Too many hospitals in England are falling short in the most basic care they are giving elderly patients, inspectors say.
The Care Quality Commission carried out unannounced visits at 100 hospitals to assess dignity and nutrition standards. It identified concerns in 55 cases, describing the findings as "alarming".
Here BBC News website readers share their stories.
Daryl, in London
When I visited my grandmother, I was absolutely disgusted with the lack of care she got before she died. She couldn't open her mouth to speak and her eyes looked so sad.
I noticed that her lips were stuck closed and demanded a mouth swab to apply water from one the nurses. The nurse was so rude and shoved me a trolley with a bowl of water and swabs.
Her mouth was full of gunge. It was obvious that she had not eaten or drunk any fluids for god knows how long.
I'm still very angry at how the hospital left her like this on her last few days. The ward was so noisy with other elderly patients screaming for help.
She was a wonderful great grandmother who help and cheered up so many people. I dread being treated like this when my last few days are up in a hospital.
Adam, in Hertfordshire
These worrying findings back up my recent experience with the death last week of my 93-year-old father. He died after five weeks in hospital. I think the inspectors probably underestimate the size of the problem.
The catalogue of failings in basic care is too long to list. All of this happened in a well performing trust, which had signs up all over the place saying how well it was performing.
Apart from the failings of individuals involved in my father's care, there is a terrifying organisational disconnect whereby trusts can appear to be performing well according to national targets yet the reality of delivery of day-to-day care is appalling.
I think it is possible for hospitals to reach every government target and yet still be failing. Hospitals are dangerous places for the elderly.
I am a hospital consultant and was unable to protect my father from this dysfunctional system.
Claire, in Cambridgeshire
Until recently I worked as a health care assistant on a busy hospital ward where staff levels were usually one nurse and one health care assistant to around 15 patients.
During the daily running of the ward, this worked adequately as our patients were pre-booked for investigative procedures, allowing us to prepare for their needs before they arrived.
Problems arose during the winter when the beds were 'double booked' and given to A&E patients at weekends who could not be placed elsewhere.
This meant that planned admissions who came in on Monday and during the week were forced to wait for another slot and we were left to deal with all manner of specialist conditions we had little experience with.
We were given no extra support staff and suddenly one nurse and one health care assistant had to provide care for - sometimes - 15 people needing help with personal hygiene, eating, walking and often, dementia.
Staffing levels were, in a word, unsafe, and though we did the best that we possibly could in the circumstances, feeding everyone who needed help as soon as their meal arrived was simply impossible.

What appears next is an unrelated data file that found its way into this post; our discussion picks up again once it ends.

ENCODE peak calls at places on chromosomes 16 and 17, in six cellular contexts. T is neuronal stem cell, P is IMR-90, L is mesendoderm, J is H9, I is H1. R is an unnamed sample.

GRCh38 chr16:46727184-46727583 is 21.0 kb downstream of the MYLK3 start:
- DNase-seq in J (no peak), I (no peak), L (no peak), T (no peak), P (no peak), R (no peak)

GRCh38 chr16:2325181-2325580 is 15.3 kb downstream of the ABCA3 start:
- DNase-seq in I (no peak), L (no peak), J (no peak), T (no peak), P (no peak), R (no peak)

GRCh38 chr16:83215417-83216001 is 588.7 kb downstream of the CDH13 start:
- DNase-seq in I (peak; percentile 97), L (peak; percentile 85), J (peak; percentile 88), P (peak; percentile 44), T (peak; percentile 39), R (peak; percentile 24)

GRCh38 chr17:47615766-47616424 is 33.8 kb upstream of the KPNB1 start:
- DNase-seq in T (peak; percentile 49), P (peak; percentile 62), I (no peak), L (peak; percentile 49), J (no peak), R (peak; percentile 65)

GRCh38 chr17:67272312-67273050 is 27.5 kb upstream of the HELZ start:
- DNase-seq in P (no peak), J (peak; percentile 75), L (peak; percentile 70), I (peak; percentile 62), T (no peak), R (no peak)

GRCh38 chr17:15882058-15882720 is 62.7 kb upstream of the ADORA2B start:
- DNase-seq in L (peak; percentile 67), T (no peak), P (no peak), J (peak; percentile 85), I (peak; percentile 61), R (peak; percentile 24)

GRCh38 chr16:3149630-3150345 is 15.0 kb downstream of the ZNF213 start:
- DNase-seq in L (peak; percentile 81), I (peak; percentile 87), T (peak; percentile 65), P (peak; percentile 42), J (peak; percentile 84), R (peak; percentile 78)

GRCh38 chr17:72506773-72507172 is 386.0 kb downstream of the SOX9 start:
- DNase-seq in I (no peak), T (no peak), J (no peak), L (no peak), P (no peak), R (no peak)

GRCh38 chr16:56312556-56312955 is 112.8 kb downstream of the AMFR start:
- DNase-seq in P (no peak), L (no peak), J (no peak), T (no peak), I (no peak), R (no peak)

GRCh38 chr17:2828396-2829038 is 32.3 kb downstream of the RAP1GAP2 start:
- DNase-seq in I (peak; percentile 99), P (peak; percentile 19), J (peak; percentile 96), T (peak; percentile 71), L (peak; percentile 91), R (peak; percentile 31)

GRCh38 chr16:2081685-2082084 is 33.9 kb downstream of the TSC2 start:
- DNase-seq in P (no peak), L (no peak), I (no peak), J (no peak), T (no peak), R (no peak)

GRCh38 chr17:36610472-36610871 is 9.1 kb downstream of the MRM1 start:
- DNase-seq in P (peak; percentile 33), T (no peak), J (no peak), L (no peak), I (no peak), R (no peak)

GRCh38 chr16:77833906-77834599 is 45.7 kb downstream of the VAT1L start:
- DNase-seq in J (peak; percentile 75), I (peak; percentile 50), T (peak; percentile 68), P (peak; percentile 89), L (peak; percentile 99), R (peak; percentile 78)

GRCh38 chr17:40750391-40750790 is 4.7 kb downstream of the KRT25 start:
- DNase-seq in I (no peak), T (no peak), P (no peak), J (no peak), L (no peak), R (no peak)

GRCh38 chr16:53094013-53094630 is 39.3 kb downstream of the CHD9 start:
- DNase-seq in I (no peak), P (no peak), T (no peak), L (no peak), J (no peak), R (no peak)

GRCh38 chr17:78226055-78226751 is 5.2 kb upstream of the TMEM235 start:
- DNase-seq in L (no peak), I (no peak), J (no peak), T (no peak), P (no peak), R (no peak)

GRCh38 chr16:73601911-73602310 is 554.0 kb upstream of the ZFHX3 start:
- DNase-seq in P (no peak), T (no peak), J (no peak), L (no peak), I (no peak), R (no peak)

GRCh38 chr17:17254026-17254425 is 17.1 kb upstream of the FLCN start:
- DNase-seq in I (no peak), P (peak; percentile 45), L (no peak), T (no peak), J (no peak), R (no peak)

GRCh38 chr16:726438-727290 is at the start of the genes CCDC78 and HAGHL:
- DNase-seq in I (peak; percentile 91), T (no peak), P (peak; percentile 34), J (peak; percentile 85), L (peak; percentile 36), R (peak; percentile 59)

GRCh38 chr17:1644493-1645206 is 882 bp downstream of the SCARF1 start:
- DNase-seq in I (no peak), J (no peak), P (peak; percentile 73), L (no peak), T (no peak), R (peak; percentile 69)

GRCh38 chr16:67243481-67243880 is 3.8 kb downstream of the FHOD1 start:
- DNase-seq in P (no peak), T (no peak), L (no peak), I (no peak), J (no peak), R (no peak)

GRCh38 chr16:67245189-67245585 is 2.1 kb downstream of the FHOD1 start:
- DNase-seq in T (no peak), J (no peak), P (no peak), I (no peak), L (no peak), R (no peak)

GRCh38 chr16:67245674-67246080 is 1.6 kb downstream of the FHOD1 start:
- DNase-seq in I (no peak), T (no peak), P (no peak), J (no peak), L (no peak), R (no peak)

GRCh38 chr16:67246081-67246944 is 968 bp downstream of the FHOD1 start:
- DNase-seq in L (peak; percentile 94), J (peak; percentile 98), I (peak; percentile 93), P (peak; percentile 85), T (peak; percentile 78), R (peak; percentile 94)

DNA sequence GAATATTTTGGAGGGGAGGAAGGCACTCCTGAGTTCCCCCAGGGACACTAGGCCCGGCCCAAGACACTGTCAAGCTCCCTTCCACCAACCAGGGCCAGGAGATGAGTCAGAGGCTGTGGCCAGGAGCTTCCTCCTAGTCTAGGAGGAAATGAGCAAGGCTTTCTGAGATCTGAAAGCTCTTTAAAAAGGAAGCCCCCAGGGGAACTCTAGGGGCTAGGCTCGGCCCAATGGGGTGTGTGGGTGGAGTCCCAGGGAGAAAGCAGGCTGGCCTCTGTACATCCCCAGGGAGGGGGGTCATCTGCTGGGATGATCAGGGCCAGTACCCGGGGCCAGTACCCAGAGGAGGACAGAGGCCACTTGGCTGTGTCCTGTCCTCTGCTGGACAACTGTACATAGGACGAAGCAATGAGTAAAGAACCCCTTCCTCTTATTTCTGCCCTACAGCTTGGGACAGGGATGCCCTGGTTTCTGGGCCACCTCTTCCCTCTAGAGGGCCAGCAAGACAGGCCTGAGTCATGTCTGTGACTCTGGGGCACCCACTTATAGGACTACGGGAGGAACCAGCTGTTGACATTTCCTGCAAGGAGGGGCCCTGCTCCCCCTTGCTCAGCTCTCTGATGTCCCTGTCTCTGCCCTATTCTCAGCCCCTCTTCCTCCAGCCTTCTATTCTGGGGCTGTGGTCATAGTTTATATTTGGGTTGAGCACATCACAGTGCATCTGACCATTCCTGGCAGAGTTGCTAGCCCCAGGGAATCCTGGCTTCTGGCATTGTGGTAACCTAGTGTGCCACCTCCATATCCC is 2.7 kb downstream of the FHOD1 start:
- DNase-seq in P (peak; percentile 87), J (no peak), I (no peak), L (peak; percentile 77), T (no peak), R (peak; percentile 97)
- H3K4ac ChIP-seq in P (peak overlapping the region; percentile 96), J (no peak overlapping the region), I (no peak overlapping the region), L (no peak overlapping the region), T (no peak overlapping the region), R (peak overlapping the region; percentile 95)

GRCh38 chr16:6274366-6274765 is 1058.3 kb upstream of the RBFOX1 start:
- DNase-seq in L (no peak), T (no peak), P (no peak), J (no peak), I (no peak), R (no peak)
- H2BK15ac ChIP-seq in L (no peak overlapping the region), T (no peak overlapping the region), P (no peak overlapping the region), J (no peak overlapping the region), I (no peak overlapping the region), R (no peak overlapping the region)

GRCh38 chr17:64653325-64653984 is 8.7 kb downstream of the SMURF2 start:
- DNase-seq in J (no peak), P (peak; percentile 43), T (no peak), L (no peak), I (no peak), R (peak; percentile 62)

Whilst I will defend over-stretched nurses to the hilt regarding feeding - simply because of logistics - there is no excuse for a lapse in patient dignity.
Pulling curtains properly takes only a quick glance over the shoulder as you enter a bed space.
Lee, in Nottinghamshire
As a nurse of 12 years experience working within a range of health care settings, mainly primary care, I'm mortified to say that I do not find the report in anyway surprising.
The care received by many patients in the NHS or other care settings in this country currently is nothing short of scandalous. Wide ranging and urgent action is necessary to protect the vulnerable people of the UK.
From speaking to close colleagues and other nursing friends I think this is an endemic problem across the whole of the country.
I'd hate people to think it's just about indifferent and uncaring nurses, although in some instances that has become the case.
Unfortunately nurses are now working in a relentless environment where it is impossible for them to deal with their workloads. Most people who go into hospitals are less than impressed by some of the most basic elements of care.
I'm ashamed of the report and I find it impossible to believe that any nurse wouldn't care, but most would be like me and find it a bit difficult to do anything about it.
John, in Essex
I'm a nurse who has recently left the NHS. I left because I was no longer able to go to work to just look after people - the managers at the top had other ideas about what they thought I should be doing.
I think the vast majority of wards need to be better staffed, have better training and a better focus on care. There is too much form filling and not enough focus on care.
Essentially, there are three things the NHS can do to solve the vast majority of these things happening. More staff on the wards, better training, and a reduction in pointless box ticking paperwork.
In my experience, managers regularly deny that under-staffing makes any impact on care. Training is usually the first thing to be cut when the books need to be balanced.
There is a culture of obsession when it comes to measuring the inane: such as are the notes written in black ink; are the forms filled in correctly; is uniform policy being complied with?
Does any of that really matter when you've got ill people to look after?
The report isn't a surprise to me. The danger is pointing the finger, as it's as much a fault of the system as the individual.